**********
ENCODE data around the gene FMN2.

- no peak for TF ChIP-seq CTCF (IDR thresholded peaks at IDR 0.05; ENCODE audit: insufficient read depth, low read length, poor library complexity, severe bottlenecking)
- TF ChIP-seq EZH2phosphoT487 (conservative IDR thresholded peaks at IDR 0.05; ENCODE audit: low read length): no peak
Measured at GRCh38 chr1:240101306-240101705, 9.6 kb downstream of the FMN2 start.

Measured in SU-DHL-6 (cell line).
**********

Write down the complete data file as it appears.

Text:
ENCODE data around the gene FMN2.

- no peak for TF ChIP-seq CTCF (IDR thresholded peaks at IDR 0.05; ENCODE audit: insufficient read depth, low read length, poor library complexity, severe bottlenecking)
- TF ChIP-seq EZH2phosphoT487 (conservative IDR thresholded peaks at IDR 0.05; ENCODE audit: low read length): no peak
Measured at GRCh38 chr1:240101306-240101705, 9.6 kb downstream of the FMN2 start.

Measured in SU-DHL-6 (cell line).